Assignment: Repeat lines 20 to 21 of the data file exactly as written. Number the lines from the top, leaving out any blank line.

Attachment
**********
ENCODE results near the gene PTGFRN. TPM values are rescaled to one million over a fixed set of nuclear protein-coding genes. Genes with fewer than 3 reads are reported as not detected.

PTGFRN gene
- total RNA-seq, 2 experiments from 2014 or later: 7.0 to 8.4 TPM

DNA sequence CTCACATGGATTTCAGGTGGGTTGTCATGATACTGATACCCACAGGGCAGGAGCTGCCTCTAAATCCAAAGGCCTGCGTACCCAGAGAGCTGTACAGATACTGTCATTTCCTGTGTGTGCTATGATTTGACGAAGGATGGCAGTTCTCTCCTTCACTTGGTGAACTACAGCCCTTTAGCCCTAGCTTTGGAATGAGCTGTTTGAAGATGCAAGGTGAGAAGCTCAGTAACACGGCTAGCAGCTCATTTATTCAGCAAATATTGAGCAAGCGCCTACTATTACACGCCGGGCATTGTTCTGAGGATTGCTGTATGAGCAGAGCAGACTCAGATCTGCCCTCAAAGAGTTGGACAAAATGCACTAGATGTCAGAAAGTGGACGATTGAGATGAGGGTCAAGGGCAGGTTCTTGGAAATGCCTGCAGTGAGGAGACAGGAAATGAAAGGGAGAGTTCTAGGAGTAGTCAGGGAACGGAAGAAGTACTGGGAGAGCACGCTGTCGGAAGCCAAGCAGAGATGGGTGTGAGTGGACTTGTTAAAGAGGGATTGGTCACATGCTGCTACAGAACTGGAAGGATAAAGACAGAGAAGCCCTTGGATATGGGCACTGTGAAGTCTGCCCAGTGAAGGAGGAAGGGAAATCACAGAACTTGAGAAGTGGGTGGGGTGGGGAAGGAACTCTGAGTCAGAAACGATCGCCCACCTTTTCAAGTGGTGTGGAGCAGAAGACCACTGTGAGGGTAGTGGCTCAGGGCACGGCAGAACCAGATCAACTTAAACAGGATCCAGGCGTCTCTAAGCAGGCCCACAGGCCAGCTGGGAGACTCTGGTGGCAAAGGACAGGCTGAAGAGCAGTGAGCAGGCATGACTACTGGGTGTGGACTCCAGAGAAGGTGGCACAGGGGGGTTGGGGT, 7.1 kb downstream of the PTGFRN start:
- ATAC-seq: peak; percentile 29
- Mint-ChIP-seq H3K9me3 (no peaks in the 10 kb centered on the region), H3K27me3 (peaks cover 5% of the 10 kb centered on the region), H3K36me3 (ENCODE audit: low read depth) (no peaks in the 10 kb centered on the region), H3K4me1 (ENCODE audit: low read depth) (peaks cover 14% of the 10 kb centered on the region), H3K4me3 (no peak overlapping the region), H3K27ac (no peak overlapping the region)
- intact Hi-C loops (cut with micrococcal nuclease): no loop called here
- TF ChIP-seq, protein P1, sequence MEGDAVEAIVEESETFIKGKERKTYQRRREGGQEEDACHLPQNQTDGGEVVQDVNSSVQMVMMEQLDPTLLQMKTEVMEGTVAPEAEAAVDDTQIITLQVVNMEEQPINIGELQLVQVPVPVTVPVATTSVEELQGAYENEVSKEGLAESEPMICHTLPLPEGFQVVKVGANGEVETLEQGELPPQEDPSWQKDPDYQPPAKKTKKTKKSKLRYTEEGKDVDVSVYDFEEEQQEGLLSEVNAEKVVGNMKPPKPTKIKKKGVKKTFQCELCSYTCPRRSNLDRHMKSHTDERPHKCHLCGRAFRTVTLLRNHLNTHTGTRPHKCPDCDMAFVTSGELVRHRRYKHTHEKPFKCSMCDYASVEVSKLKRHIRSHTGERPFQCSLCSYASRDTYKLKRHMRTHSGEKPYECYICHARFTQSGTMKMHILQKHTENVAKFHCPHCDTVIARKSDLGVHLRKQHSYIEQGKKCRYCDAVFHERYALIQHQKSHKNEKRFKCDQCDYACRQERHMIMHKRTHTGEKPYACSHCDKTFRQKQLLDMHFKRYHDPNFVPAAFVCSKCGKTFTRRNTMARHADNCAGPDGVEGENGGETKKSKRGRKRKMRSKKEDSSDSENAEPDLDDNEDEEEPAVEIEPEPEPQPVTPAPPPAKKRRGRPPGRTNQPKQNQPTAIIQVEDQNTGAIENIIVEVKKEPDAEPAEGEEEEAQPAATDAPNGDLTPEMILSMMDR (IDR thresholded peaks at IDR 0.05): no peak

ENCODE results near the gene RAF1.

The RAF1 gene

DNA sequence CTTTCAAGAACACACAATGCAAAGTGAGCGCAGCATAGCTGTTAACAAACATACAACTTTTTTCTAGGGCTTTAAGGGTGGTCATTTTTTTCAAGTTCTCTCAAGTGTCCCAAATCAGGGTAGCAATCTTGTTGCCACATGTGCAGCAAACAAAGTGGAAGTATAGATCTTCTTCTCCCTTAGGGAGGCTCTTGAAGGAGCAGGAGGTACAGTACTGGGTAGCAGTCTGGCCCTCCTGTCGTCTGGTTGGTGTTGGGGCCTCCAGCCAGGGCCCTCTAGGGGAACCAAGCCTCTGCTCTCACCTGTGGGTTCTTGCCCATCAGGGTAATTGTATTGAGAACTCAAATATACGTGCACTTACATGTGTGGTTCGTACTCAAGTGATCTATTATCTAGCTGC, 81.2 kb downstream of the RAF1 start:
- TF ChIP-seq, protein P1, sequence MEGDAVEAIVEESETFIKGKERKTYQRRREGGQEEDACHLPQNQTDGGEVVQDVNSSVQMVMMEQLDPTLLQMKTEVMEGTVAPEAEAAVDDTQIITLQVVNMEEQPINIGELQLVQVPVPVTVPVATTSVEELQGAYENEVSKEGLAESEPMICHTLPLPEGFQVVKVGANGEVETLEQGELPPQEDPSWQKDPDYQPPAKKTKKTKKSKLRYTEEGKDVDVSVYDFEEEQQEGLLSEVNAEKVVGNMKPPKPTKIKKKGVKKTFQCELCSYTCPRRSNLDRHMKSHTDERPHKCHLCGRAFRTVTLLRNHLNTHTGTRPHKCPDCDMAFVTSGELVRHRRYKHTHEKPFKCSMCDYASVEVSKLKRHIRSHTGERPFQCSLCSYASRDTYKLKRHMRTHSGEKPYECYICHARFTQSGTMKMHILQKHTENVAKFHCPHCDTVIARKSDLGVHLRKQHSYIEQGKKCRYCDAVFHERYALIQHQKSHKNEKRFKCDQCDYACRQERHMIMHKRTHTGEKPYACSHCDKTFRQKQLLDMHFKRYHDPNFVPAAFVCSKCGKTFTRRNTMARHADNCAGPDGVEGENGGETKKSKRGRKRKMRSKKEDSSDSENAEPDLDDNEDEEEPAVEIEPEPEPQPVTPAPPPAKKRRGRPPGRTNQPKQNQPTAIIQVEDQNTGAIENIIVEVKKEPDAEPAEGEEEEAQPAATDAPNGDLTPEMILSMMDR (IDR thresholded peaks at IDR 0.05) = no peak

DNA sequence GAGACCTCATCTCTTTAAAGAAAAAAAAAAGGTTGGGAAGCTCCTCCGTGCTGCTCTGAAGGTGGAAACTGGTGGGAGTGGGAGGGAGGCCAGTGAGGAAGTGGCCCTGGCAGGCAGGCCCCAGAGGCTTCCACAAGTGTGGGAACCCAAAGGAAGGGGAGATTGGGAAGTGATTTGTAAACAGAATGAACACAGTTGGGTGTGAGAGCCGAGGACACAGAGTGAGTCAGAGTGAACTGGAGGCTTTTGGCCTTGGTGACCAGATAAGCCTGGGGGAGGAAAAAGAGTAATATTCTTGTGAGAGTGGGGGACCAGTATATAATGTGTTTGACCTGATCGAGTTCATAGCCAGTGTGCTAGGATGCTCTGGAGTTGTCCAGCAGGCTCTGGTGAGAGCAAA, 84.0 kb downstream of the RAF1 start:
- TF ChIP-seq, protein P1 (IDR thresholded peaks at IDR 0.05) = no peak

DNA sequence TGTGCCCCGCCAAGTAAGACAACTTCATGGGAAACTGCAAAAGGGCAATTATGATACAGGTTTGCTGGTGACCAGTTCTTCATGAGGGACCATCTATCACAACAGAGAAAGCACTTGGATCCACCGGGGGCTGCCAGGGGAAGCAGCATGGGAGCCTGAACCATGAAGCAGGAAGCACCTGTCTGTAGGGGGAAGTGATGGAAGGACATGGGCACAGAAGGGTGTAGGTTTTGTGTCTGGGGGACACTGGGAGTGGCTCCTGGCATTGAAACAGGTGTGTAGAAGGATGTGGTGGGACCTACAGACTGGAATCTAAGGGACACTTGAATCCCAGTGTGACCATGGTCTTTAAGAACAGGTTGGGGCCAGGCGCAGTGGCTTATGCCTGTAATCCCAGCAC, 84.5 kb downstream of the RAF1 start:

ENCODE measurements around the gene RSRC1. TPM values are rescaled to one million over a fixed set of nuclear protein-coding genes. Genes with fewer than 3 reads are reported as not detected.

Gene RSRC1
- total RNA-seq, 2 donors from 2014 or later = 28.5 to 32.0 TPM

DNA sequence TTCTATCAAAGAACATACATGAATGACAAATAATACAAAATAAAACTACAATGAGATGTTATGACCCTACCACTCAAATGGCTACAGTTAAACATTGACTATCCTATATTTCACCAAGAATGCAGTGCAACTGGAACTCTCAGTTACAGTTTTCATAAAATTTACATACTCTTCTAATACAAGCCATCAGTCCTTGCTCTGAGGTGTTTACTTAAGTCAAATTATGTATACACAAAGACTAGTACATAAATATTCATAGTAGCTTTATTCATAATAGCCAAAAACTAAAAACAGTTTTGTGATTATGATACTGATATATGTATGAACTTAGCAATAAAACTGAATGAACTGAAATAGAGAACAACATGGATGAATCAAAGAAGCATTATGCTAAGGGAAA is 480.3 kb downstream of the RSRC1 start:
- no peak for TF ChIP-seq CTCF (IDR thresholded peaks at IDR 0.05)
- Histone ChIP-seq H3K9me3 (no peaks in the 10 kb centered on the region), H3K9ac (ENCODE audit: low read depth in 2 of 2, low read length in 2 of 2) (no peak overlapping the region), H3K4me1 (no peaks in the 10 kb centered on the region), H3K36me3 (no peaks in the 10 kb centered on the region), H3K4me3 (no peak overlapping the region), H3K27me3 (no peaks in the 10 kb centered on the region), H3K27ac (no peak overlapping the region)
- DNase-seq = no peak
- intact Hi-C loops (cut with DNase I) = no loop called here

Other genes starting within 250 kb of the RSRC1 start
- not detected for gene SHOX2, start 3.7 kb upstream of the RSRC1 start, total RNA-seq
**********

- no peak for TF ChIP-seq CTCF (IDR thresholded peaks at IDR 0.05)
- Histone ChIP-seq H3K9me3 (no peaks in the 10 kb centered on the region), H3K9ac (ENCODE audit: low read depth in 2 of 2, low read length in 2 of 2) (no peak overlapping the region), H3K4me1 (no peaks in the 10 kb centered on the region), H3K36me3 (no peaks in the 10 kb centered on the region), H3K4me3 (no peak overlapping the region), H3K27me3 (no peaks in the 10 kb centered on the region), H3K27ac (no peak overlapping the region)